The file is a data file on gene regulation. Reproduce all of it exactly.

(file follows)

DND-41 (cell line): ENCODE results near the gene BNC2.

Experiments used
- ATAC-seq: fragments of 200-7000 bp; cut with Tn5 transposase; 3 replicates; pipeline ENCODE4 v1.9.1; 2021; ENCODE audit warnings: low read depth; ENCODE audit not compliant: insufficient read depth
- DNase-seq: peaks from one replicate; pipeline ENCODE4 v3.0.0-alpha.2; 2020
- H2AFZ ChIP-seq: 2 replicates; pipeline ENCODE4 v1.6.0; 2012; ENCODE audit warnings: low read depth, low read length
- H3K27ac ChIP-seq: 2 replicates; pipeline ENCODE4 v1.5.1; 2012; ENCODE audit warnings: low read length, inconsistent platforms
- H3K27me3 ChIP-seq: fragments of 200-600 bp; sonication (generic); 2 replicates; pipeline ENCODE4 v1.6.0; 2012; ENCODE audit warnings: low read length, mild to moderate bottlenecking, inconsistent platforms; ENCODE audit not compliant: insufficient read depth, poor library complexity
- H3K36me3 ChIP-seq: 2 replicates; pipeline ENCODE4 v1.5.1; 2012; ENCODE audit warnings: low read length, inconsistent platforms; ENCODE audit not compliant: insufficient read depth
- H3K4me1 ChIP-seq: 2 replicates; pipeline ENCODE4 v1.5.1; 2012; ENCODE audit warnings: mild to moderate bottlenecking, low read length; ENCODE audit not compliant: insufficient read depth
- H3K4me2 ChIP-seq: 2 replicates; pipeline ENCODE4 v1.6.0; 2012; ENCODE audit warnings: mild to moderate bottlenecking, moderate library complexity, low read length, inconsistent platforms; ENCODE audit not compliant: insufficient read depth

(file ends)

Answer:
DND-41 (cell line): ENCODE results near the gene BNC2.

Experiments used
- ATAC-seq: fragments of 200-7000 bp; cut with Tn5 transposase; 3 replicates; pipeline ENCODE4 v1.9.1; 2021; ENCODE audit warnings: low read depth; ENCODE audit not compliant: insufficient read depth
- DNase-seq: peaks from one replicate; pipeline ENCODE4 v3.0.0-alpha.2; 2020
- H2AFZ ChIP-seq: 2 replicates; pipeline ENCODE4 v1.6.0; 2012; ENCODE audit warnings: low read depth, low read length
- H3K27ac ChIP-seq: 2 replicates; pipeline ENCODE4 v1.5.1; 2012; ENCODE audit warnings: low read length, inconsistent platforms
- H3K27me3 ChIP-seq: fragments of 200-600 bp; sonication (generic); 2 replicates; pipeline ENCODE4 v1.6.0; 2012; ENCODE audit warnings: low read length, mild to moderate bottlenecking, inconsistent platforms; ENCODE audit not compliant: insufficient read depth, poor library complexity
- H3K36me3 ChIP-seq: 2 replicates; pipeline ENCODE4 v1.5.1; 2012; ENCODE audit warnings: low read length, inconsistent platforms; ENCODE audit not compliant: insufficient read depth
- H3K4me1 ChIP-seq: 2 replicates; pipeline ENCODE4 v1.5.1; 2012; ENCODE audit warnings: mild to moderate bottlenecking, low read length; ENCODE audit not compliant: insufficient read depth
- H3K4me2 ChIP-seq: 2 replicates; pipeline ENCODE4 v1.6.0; 2012; ENCODE audit warnings: mild to moderate bottlenecking, moderate library complexity, low read length, inconsistent platforms; ENCODE audit not compliant: insufficient read depth